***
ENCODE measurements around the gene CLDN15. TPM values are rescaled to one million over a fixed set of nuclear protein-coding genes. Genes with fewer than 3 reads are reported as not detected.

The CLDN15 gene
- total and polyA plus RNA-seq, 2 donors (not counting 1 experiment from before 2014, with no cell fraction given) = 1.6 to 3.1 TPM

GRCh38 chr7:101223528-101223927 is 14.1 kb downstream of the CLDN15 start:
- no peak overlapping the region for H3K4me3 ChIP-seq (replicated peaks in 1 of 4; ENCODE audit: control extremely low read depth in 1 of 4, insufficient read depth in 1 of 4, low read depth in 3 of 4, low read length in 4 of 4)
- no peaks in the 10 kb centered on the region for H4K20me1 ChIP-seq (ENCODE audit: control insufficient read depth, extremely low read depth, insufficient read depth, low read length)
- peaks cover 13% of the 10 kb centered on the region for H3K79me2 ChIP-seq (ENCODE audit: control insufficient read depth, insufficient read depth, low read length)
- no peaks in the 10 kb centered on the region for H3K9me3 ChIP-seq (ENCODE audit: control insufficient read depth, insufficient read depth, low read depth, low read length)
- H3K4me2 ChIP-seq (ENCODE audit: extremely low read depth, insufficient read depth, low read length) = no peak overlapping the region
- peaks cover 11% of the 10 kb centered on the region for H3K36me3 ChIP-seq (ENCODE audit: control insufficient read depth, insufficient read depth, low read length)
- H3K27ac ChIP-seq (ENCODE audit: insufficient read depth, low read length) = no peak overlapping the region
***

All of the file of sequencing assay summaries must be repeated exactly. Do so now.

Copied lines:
ENCODE measurements around the gene CLDN15. TPM values are rescaled to one million over a fixed set of nuclear protein-coding genes. Genes with fewer than 3 reads are reported as not detected.

The CLDN15 gene
- total and polyA plus RNA-seq, 2 donors (not counting 1 experiment from before 2014, with no cell fraction given) = 1.6 to 3.1 TPM

GRCh38 chr7:101223528-101223927 is 14.1 kb downstream of the CLDN15 start:
- no peak overlapping the region for H3K4me3 ChIP-seq (replicated peaks in 1 of 4; ENCODE audit: control extremely low read depth in 1 of 4, insufficient read depth in 1 of 4, low read depth in 3 of 4, low read length in 4 of 4)
- no peaks in the 10 kb centered on the region for H4K20me1 ChIP-seq (ENCODE audit: control insufficient read depth, extremely low read depth, insufficient read depth, low read length)
- peaks cover 13% of the 10 kb centered on the region for H3K79me2 ChIP-seq (ENCODE audit: control insufficient read depth, insufficient read depth, low read length)
- no peaks in the 10 kb centered on the region for H3K9me3 ChIP-seq (ENCODE audit: control insufficient read depth, insufficient read depth, low read depth, low read length)
- H3K4me2 ChIP-seq (ENCODE audit: extremely low read depth, insufficient read depth, low read length) = no peak overlapping the region
- peaks cover 11% of the 10 kb centered on the region for H3K36me3 ChIP-seq (ENCODE audit: control insufficient read depth, insufficient read depth, low read length)
- H3K27ac ChIP-seq (ENCODE audit: insufficient read depth, low read length) = no peak overlapping the region